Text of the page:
The Boy in the Orthodox Bubble: Missing Out on a ‘Typical’ Childhood
Growing up religious, I missed out on a lot that other kids enjoyed. But looking back, I wouldn’t change it.
I really did wish that I was allowed to socialize with girls, but even if I could I would have had no idea how to. If a girl my age crossed my path, my heart would begin to beat out of my chest and I would look down, embarrassed. I once harbored a ludicrous fantasy of taking a girl I had a huge crush on to Six Flags, holding her hand when a roller coaster dropped, and spending the day with her, free of stigma or tension. It never got past the daydream stage.
I was missing out on a lot. But it wasn’t until I was 14 that, for the first time, I really felt like I was missing something. After my eighth-grade graduation, all five of my fellow male graduates came over to my house for a swim party. While everyone else was splashing about in the deep end, I was sitting by myself crouched over with my hand on my head, sullen, on the steps: As soon as I entered the pool, I had heard the gleeful screams of boys and girls together at a co-ed pool party, coming from my neighbors’ yard. I did not immediately realize why, but their merriment aroused a sense of melancholy within me that I had never felt before. It took a few minutes of contemplation, but I soon become cognizant that, for the first time, I was truly jealous of those living outside my bubble.
I woke up the next morning, just as depressed as when I had gone to sleep, and went to morning prayers. I tried to pray away my demons, but hard as I tried, I could not shake the feeling that I was missing out. I was set to go to yeshiva for the upcoming school year, and I suddenly felt like I was going from the eighth circle of hell to the ninth. Things were not going to get any more fun or interesting, there was not going to be any major shakeup in my life, brightening things up. I felt like I was doomed to stay in my bubble forever, while things that could have provided me with enjoyment, no matter how superficial, were going to be filtered out.
This realization haunted me over the summer and throughout the beginning of yeshiva. I suggested to my parents that I would like to pursue other options for high school, maybe a slightly liberal yeshiva boarding school, or stay with family and go to an actual yeshiva high school. They shot down all of my proposals. I was still steadfast in my adherence to Judaism, but it was hard to fully appreciate it when it felt like it was a barrier keeping me in, rather than keeping the bad stuff out.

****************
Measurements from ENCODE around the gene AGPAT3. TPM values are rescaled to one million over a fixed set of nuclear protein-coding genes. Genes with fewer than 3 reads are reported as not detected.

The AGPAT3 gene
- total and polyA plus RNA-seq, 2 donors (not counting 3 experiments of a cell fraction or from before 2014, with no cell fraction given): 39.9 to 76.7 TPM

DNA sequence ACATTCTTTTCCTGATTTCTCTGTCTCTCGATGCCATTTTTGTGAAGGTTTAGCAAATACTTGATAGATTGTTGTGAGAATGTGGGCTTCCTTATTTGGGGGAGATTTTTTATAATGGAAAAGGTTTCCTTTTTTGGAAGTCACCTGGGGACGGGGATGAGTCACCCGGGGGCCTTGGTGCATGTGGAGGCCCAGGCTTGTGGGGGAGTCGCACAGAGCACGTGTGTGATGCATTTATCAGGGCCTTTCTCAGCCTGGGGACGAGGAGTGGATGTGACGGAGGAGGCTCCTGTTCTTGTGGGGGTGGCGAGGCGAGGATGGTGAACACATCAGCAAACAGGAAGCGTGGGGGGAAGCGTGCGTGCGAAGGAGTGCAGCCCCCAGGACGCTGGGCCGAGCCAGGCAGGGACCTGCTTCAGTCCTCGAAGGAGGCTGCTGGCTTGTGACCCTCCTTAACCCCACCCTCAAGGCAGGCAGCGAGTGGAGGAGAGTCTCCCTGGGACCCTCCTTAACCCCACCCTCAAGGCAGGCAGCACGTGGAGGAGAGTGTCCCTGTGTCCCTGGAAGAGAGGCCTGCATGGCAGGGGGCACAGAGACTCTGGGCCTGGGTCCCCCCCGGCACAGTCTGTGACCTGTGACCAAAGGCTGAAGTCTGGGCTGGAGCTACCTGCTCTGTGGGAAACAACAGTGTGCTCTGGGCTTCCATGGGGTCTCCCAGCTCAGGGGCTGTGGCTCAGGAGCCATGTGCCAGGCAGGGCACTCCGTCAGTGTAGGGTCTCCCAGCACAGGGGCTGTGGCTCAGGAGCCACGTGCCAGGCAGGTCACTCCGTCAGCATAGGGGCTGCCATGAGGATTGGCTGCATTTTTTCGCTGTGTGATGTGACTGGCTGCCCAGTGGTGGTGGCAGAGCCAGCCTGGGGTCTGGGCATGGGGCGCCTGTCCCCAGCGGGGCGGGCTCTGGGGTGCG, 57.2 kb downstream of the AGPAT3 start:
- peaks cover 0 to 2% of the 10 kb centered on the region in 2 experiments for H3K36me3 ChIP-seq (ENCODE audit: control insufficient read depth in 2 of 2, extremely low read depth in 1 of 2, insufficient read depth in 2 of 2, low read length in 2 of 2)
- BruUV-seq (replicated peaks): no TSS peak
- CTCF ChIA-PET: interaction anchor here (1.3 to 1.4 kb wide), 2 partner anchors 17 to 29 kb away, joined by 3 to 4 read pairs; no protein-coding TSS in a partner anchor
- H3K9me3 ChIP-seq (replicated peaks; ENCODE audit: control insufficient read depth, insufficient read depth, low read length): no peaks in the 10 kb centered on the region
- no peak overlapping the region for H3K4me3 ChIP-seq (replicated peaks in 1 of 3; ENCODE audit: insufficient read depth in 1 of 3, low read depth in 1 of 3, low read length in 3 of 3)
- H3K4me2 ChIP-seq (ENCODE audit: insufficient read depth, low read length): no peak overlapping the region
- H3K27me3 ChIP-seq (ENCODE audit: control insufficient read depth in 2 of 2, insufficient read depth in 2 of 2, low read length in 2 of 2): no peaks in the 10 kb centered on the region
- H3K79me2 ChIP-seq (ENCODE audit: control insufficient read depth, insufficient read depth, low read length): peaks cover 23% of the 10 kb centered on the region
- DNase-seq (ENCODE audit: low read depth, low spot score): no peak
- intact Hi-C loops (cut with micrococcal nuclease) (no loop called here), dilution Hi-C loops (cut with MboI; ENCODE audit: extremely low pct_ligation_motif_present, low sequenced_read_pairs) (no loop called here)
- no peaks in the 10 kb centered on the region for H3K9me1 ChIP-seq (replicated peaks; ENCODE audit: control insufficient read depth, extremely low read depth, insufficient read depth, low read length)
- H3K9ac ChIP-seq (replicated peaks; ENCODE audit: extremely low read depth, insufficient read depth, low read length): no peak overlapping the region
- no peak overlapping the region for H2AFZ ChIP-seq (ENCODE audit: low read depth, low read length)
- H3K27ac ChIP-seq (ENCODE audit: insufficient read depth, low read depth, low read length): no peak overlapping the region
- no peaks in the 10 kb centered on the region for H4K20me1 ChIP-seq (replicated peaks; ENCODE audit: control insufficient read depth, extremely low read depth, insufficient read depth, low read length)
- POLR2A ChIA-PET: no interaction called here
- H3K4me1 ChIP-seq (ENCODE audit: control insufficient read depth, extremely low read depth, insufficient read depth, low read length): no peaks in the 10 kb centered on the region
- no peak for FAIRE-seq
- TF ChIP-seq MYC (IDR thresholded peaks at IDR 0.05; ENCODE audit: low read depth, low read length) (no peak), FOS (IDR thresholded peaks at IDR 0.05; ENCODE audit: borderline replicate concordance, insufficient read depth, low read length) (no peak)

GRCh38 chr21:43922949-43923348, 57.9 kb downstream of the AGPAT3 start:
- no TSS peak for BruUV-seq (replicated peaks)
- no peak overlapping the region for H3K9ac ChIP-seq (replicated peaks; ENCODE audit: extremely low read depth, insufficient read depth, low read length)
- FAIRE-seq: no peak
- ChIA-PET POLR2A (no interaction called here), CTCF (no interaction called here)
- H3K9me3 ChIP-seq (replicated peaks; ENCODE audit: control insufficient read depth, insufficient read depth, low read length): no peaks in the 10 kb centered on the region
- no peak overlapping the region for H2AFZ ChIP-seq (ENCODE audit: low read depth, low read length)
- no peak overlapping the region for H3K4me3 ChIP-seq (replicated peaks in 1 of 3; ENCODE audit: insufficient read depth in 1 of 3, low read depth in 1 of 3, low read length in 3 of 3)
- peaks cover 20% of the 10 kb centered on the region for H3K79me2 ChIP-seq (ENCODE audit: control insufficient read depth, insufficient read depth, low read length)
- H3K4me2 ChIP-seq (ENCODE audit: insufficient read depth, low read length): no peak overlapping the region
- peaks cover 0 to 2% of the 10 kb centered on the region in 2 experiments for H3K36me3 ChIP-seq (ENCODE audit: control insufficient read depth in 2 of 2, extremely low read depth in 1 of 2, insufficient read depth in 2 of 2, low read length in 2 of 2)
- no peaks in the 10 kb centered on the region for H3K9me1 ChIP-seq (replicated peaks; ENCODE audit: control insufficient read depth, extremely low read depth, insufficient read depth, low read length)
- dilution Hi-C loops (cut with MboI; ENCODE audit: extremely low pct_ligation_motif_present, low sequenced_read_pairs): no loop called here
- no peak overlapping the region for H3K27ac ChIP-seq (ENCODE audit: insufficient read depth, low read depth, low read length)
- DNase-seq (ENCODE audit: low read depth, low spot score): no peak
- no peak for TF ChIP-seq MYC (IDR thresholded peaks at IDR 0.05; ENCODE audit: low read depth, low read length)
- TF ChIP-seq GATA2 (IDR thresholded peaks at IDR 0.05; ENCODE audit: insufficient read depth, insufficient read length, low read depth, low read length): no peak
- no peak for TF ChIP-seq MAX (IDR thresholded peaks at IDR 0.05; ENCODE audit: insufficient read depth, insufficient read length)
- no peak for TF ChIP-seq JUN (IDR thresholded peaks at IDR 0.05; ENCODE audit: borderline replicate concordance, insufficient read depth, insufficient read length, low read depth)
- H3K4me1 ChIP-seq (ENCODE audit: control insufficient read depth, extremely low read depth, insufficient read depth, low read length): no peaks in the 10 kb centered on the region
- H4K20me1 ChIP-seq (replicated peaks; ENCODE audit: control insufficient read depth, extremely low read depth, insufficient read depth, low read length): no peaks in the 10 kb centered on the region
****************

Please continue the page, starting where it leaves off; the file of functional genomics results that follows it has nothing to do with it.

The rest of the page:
My relationship with Judaism at this time was very precarious. The thought of leaving it all was unfathomable, but my yearning to see what life was like on the outside reached an all-time high. I wanted to maintain my observance but still have a taste of the forbidden fruit of secular culture. I eventually convinced my parents to let me switch to a non-Jewish school in the middle of ninth grade. There I had my first taste of bona fide secular culture: co-ed interaction, drug talk, Pizza Hut for lunch (from which I abstained). It was much more terrifying than I had ever imagined, though, and I left after one semester. I wondered if I would have been able to embrace it more if I had grown up in a less religious fashion.
My discontentment continued to grow until I went to that Conservative bar mitzvah; after that I realized that the way I grew up was not all that bad. Because much as I’d missed out on things that the kids at this bar mitzvah took for granted, I finally understood that they, too, had missed out on things that I had enjoyed growing up Orthodox.
I got to go to a Shabbat morning youth group, where memorizing mitzvahs earned the participants prizes. For school we had the option to attend special Sunday morning learning sessions where we studied Talmud to earn our spot on a field trip to Brooklyn. To raise money for the trip, we filmed a class Purimspiel, which I had the opportunity to star in. There was no mistaking the joy that would overtake my adolescent heart when my eyes locked on those of a pretty girl whom I had a thing for during kiddush at shul: We knew staring was all we could do, but the forbidden love was no less tantalizing.
When I was a kid, I thought that every aspect of my upbringing that I was not happy with was the end-all and be-all. I was a myopic child and did not realize that the things I pined for really were all not that great; it was all just a case of looking over the fence and seeing what seemed like greener grass. I now watch any movie I wish to, but I have found that they have a tough time keeping my attention; I prefer reading. Hanging out with girls turned out to be nice, but the joy of merely hanging out with them wore off a while ago.
I still struggle daily with what it means to be a Jew, and I don’t know what my future as a Jewish adult will look like. But now, when I look back at my childhood, there is no longer a sense of resentment or desolation. I can see my younger self waving at me from inside the bubble, happy with how I turned out, and a lot better off then he realized.
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